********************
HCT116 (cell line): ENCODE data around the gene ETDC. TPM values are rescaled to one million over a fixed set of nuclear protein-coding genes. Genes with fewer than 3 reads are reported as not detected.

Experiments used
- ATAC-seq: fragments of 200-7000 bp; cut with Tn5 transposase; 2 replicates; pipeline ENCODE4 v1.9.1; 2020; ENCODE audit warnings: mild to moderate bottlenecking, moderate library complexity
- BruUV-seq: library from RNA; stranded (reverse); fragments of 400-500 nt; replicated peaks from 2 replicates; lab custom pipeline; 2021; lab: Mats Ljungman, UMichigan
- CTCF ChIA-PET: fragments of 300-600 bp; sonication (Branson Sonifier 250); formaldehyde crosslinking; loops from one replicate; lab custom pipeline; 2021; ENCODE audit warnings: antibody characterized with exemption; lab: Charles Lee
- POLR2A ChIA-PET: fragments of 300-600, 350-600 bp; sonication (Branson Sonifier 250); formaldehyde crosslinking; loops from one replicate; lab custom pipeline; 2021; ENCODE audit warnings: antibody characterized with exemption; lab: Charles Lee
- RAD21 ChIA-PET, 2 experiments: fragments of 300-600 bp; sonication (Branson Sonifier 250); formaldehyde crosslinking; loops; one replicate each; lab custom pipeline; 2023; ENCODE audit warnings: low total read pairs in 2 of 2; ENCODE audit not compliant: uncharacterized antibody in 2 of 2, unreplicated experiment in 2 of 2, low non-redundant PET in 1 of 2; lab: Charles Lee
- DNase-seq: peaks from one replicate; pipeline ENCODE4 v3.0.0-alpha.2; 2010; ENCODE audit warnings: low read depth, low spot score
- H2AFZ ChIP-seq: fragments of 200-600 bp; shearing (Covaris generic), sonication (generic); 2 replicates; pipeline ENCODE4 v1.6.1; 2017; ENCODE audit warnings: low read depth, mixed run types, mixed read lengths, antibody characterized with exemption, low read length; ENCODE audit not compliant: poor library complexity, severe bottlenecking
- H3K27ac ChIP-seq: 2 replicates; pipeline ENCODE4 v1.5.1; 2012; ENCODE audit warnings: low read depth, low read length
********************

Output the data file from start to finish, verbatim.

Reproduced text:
HCT116 (cell line): ENCODE data around the gene ETDC. TPM values are rescaled to one million over a fixed set of nuclear protein-coding genes. Genes with fewer than 3 reads are reported as not detected.

Experiments used
- ATAC-seq: fragments of 200-7000 bp; cut with Tn5 transposase; 2 replicates; pipeline ENCODE4 v1.9.1; 2020; ENCODE audit warnings: mild to moderate bottlenecking, moderate library complexity
- BruUV-seq: library from RNA; stranded (reverse); fragments of 400-500 nt; replicated peaks from 2 replicates; lab custom pipeline; 2021; lab: Mats Ljungman, UMichigan
- CTCF ChIA-PET: fragments of 300-600 bp; sonication (Branson Sonifier 250); formaldehyde crosslinking; loops from one replicate; lab custom pipeline; 2021; ENCODE audit warnings: antibody characterized with exemption; lab: Charles Lee
- POLR2A ChIA-PET: fragments of 300-600, 350-600 bp; sonication (Branson Sonifier 250); formaldehyde crosslinking; loops from one replicate; lab custom pipeline; 2021; ENCODE audit warnings: antibody characterized with exemption; lab: Charles Lee
- RAD21 ChIA-PET, 2 experiments: fragments of 300-600 bp; sonication (Branson Sonifier 250); formaldehyde crosslinking; loops; one replicate each; lab custom pipeline; 2023; ENCODE audit warnings: low total read pairs in 2 of 2; ENCODE audit not compliant: uncharacterized antibody in 2 of 2, unreplicated experiment in 2 of 2, low non-redundant PET in 1 of 2; lab: Charles Lee
- DNase-seq: peaks from one replicate; pipeline ENCODE4 v3.0.0-alpha.2; 2010; ENCODE audit warnings: low read depth, low spot score
- H2AFZ ChIP-seq: fragments of 200-600 bp; shearing (Covaris generic), sonication (generic); 2 replicates; pipeline ENCODE4 v1.6.1; 2017; ENCODE audit warnings: low read depth, mixed run types, mixed read lengths, antibody characterized with exemption, low read length; ENCODE audit not compliant: poor library complexity, severe bottlenecking
- H3K27ac ChIP-seq: 2 replicates; pipeline ENCODE4 v1.5.1; 2012; ENCODE audit warnings: low read depth, low read length